SCOTLAND’S bid to ban LGBT+ conversion practices is “groundbreaking” in places, especially compared to Westminster’s approach, campaigners have said.

Speaking on The National’s Holyrood Weekly podcast, Dr Rebecca Crowther, policy manager at the Equality Network, said that the comprehensive work behind the consultation could lead the way for other countries who have not yet tackled the controversial issue.

While countries such as Malta have introduced a ban, no-one has got the issue completely “right” Crowther said, adding that three years of work had gone into getting Scotland's policy to this stage.

READ MORE: Tory MSP accused of 'homophobic dog whistling' over conversion therapy ban

In comparison, the Westminster Tories ditched plans to introduce a conversion practices ban.

We told how the legislation would seek to criminalise those who try to suppress or change a person's sexual orientation or gender identity through various measures, ranging from therapy to physical and sometimes sexual abuse.

“Yes, conversion practices, legislation has been passed in other places around the world, but it hasn't necessarily been got right,” Crowther said.

“There are some really good examples of practice and things that we would hope that the Scottish Government might consider, but there's also things that haven't gone as well and that haven't done that depth of deep dive into understanding the experiences and the shapes they take.”

Crowther pointed out that some countries consider consent to conversion practices, while others do not. The Scottish Government consultation sets out that “reasonableness” could be used as a defence, but not consent.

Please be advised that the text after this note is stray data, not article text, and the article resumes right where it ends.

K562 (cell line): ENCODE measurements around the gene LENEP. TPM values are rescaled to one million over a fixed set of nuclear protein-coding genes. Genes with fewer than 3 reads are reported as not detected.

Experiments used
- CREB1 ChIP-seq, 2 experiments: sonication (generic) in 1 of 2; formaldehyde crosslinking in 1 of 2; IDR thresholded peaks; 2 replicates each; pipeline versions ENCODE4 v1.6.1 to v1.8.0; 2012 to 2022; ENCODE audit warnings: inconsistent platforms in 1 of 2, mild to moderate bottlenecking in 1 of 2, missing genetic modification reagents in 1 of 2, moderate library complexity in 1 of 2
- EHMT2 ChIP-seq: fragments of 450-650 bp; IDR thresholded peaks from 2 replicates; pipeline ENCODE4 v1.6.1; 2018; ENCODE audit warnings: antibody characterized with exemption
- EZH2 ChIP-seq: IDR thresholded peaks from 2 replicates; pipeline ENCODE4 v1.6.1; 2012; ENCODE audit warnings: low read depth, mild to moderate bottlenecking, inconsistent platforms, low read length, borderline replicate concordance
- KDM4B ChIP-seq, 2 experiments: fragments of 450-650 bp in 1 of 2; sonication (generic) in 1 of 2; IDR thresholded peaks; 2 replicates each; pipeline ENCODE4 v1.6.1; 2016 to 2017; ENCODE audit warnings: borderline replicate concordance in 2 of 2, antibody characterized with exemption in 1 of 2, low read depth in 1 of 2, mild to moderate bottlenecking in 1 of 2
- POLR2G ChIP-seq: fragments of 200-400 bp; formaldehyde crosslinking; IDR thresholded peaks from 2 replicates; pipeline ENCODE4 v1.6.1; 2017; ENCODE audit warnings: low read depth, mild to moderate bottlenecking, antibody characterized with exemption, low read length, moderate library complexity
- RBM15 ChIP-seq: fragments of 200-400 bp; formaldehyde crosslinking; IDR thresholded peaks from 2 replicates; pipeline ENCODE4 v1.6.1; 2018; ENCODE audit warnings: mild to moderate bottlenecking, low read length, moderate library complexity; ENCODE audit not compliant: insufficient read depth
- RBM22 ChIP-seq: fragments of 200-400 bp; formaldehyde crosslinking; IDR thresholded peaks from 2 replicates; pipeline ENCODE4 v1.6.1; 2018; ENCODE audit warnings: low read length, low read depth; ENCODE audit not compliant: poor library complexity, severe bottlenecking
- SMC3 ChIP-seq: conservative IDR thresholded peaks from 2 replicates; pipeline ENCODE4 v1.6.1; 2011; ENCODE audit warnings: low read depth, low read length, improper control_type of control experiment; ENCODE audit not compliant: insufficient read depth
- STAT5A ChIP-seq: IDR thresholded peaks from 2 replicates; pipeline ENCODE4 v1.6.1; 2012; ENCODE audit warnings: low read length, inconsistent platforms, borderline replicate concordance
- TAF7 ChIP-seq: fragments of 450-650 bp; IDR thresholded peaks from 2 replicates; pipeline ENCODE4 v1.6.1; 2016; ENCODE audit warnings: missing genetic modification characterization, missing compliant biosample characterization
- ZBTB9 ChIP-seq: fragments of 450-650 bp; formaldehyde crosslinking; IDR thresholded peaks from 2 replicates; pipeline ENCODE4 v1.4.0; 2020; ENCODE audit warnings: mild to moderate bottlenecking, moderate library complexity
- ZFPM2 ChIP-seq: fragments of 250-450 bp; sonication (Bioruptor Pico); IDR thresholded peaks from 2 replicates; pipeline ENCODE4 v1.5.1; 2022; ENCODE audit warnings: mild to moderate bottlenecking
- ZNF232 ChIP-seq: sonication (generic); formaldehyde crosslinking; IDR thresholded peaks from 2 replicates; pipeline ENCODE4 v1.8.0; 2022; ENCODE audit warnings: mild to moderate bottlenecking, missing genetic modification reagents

“I think what's really great to see is not only the vast kinds of experiences that people have had, have been considered, but also, there's been a real reticle eye on a lot of other things that haven't been thought about before.

“I think some of the things the Scottish Government put forward are groundbreaking, you know, considering coercive control in relation to the kind of the similar legislation in domestic abuse, that's not been considered a problem before around the world.

“Considering the way different cultures and different minority ethnic faith groups may experience it, hasn't been done before.

“I think Scotland would lead the way, if how we hope it passes is the way that it passes.”

​READ MORE: LGBT+ activists 'confident' conversion therapy ban will pass at Holyrood

Tim Hopkins, director at the Equality Network, added that there was a “big contrast” between the approaches of the UK and Scottish Governments.

“Frankly, the big problem at Westminster is the whole cultural thing, not just about trans and LGBT more widely, but about other issues as well,” he added.

“It's very difficult to see how progress can be made there now until after the next election.

Elsewhere, we take listeners behind the scenes at the SNP’s General Election launch in Oran Mor in Glasgow, for the first political huddle of the year with First Minister Humza Yousaf.

We also look at the key points from the FM’s speech, what the arguments are around independence and what to look out for as Scotland and the UK head into a long year with a General Election on the horizon.

You can listen to Episode 1 of Season 3 above, on Spotify and the Omny streaming platform.